Presbyopia or eyestrain, inability of the eye to focus images

Presbyopia or eyestrain is the physiological loss of the eye’s ability to focus, which degenerates with age. The crystalline lens focuses with movements, and the muscle in charge of doing so becomes exhausted. This leads to the inability to focus on objects at a certain distance. It appears around 40 years of age and progresses until 65 years of age.

What are the symptoms of presbyopia or eyestrain?

The main symptom is muscular exhaustion, resulting in reading problems. In patients without distance glasses defect it usually occurs at 40 years of age and it becomes maximum at 55 years of age. To compensate for it, glasses must be put on. In myopes it is curious, since the patient sees well up close but poorly at a distance, so he/she starts to take off the distance glasses to see well up close. In hyperopes the problem comes before the age of 40. They start with a problem in the distance, which is accentuated in the near vision after 36 years of age.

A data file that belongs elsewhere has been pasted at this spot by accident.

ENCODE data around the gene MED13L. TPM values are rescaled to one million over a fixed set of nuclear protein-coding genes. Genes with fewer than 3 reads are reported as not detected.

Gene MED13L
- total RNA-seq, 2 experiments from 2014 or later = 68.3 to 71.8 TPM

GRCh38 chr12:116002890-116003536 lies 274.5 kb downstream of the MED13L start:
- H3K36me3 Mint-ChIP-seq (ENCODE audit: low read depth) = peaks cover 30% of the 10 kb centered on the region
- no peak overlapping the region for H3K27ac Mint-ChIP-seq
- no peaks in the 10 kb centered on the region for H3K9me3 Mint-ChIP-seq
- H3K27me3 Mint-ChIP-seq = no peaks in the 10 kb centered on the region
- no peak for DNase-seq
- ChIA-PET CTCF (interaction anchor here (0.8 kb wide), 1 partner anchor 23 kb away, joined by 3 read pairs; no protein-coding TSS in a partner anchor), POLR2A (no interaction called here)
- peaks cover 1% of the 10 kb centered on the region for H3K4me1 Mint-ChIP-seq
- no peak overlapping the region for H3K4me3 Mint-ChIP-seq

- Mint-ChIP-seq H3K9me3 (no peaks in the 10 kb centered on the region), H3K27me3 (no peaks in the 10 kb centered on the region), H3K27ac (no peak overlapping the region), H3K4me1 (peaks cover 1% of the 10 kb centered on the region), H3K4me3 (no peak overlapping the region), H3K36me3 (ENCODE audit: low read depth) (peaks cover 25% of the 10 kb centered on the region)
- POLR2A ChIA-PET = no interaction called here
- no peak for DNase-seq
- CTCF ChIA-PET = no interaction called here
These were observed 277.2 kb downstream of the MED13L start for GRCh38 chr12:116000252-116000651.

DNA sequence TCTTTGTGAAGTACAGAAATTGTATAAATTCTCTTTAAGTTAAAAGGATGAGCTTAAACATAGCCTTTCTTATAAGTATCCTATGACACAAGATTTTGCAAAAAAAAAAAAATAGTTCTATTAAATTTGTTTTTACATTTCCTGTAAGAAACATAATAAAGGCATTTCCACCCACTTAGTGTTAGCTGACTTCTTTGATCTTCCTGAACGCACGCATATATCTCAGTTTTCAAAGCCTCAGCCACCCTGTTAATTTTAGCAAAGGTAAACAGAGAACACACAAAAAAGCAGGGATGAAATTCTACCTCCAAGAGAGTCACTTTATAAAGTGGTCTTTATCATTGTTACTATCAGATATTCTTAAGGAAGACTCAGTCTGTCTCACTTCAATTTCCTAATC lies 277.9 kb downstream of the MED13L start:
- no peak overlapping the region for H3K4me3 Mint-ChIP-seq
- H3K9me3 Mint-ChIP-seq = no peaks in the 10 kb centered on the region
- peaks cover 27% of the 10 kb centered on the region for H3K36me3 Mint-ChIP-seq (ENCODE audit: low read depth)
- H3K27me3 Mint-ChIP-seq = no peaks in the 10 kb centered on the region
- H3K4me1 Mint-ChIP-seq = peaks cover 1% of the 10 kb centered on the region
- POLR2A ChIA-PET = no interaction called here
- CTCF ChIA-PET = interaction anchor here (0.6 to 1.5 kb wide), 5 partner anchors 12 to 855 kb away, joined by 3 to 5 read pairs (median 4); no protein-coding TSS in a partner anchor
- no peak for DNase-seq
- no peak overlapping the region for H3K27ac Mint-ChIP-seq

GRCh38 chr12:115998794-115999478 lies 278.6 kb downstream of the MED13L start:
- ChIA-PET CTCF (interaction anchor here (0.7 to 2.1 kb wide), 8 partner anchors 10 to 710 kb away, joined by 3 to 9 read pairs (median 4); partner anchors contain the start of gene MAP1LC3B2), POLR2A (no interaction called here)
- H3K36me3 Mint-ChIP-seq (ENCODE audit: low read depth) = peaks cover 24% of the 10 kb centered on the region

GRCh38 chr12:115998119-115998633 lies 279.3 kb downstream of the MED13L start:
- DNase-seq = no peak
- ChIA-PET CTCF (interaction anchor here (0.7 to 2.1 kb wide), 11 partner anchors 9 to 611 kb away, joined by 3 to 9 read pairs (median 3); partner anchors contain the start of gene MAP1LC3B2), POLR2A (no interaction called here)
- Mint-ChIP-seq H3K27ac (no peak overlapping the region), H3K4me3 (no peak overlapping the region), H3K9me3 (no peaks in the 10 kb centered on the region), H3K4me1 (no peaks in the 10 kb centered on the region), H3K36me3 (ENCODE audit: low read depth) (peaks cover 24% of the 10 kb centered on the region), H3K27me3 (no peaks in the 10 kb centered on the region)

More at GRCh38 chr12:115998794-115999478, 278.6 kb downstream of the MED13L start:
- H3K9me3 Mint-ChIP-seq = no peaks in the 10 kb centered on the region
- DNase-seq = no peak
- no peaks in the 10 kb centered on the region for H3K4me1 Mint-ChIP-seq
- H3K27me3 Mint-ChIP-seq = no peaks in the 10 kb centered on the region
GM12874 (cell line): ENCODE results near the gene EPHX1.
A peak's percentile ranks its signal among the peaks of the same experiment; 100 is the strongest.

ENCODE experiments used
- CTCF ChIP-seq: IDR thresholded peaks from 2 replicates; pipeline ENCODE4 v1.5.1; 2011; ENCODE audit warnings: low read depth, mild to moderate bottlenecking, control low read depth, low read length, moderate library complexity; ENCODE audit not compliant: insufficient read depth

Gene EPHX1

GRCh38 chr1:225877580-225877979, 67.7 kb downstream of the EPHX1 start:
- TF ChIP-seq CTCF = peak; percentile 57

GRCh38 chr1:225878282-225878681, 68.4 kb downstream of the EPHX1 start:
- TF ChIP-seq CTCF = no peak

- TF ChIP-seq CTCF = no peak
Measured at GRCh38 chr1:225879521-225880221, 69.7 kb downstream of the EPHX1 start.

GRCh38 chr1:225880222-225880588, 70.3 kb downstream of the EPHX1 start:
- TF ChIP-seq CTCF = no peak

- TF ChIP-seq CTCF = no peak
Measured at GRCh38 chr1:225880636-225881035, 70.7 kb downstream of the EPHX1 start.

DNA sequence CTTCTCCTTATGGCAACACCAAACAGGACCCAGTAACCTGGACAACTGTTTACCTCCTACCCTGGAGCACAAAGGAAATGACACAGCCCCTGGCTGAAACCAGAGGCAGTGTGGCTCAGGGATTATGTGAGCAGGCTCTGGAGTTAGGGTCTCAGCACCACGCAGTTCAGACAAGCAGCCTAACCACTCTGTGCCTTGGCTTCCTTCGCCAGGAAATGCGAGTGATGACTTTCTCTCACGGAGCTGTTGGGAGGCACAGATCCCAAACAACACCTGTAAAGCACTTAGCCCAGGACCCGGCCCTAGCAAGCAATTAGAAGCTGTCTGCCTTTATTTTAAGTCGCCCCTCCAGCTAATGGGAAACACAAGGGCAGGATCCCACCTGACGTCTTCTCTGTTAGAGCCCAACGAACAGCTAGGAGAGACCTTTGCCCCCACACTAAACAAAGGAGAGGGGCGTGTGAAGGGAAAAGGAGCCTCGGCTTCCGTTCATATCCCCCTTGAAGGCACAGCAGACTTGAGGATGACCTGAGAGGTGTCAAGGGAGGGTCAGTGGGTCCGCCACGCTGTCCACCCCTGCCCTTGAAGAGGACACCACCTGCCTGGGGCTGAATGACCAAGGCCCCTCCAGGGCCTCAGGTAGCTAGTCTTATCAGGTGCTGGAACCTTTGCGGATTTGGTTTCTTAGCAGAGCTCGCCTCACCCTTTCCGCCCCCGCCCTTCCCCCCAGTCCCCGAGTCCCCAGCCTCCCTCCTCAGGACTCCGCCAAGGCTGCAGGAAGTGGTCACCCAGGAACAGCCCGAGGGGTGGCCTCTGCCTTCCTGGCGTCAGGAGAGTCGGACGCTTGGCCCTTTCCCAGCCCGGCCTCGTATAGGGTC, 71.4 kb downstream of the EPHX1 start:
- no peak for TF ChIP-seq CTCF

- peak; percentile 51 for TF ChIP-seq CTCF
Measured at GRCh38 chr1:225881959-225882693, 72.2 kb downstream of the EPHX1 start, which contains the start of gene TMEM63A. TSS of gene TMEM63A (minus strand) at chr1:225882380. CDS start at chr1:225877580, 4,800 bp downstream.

What is the treatment?

Vitamin complexes have been tried to treat it, but without results. The treatment is to correct the focusing defect with glasses. When diopters are lost, the glasses allow reading. Between 42 and 65 years of age, the prescription must be increased.

Surgical treatments have been available for the last decade: laser and diffractive intraocular lens implantation. Laser is not always useful or definitive. It consists of trying to achieve mono vision, leaving one eye myopic for near vision and the dominant eye for distance vision. In intraocular lenses, on the other hand, the incompetent crystalline lens is removed and the lens is implanted. Although it is not useful in all cases, with aberrometry and preoperative, satisfaction is high and the results are definitive. However, the latest generation of multifocal or trifocal lenses are now the alternative to intraocular lenses, as they allow correct distance, near and intermediate vision (widely used for focusing on computers).